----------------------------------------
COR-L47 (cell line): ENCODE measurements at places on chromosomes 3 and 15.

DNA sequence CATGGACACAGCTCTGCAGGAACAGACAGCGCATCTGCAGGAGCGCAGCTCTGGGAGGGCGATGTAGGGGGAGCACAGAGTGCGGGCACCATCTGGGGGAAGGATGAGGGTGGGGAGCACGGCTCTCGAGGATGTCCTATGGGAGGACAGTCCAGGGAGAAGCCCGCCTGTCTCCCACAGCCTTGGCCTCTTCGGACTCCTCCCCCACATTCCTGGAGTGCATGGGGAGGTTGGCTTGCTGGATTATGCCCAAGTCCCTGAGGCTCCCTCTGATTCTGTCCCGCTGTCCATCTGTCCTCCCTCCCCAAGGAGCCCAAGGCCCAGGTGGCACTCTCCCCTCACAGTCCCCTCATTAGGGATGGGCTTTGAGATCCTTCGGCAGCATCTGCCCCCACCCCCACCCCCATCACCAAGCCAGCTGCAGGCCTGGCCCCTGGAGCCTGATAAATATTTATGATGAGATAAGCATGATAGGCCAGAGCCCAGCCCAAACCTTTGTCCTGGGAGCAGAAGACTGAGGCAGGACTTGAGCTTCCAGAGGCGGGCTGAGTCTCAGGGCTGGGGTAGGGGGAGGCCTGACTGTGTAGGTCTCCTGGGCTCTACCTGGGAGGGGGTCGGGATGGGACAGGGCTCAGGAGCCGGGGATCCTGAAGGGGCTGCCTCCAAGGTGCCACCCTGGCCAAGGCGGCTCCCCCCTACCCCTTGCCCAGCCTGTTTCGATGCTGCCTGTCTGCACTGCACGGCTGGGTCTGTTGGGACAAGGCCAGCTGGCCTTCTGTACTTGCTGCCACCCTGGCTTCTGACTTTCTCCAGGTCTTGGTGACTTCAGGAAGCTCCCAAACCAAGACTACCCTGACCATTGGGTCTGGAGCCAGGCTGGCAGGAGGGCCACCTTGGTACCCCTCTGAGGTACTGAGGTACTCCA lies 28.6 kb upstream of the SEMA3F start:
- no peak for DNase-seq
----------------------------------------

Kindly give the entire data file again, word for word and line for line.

COR-L47 (cell line): ENCODE measurements at places on chromosomes 3 and 15.

DNA sequence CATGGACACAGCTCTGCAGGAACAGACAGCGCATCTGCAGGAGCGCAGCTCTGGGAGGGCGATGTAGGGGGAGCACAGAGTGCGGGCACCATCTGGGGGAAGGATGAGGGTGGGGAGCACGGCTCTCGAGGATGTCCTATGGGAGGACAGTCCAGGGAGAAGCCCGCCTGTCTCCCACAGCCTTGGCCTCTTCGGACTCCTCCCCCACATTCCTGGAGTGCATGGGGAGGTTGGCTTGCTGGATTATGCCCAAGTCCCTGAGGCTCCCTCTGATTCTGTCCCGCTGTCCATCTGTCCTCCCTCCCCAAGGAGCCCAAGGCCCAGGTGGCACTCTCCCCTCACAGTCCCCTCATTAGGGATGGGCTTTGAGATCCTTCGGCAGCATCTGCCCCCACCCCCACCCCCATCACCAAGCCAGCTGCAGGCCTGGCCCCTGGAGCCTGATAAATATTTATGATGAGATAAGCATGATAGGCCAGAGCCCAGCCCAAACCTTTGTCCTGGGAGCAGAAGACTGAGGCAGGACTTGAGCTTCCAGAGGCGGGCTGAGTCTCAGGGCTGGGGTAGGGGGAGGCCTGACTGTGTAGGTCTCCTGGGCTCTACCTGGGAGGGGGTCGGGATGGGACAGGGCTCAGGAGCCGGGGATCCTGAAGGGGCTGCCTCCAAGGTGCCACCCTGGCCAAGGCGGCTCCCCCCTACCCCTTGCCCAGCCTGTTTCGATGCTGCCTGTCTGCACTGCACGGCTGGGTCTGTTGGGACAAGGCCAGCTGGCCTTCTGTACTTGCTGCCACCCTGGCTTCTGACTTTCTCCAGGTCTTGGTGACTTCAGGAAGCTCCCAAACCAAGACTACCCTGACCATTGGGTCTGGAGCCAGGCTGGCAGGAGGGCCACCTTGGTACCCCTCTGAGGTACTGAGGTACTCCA lies 28.6 kb upstream of the SEMA3F start:
- no peak for DNase-seq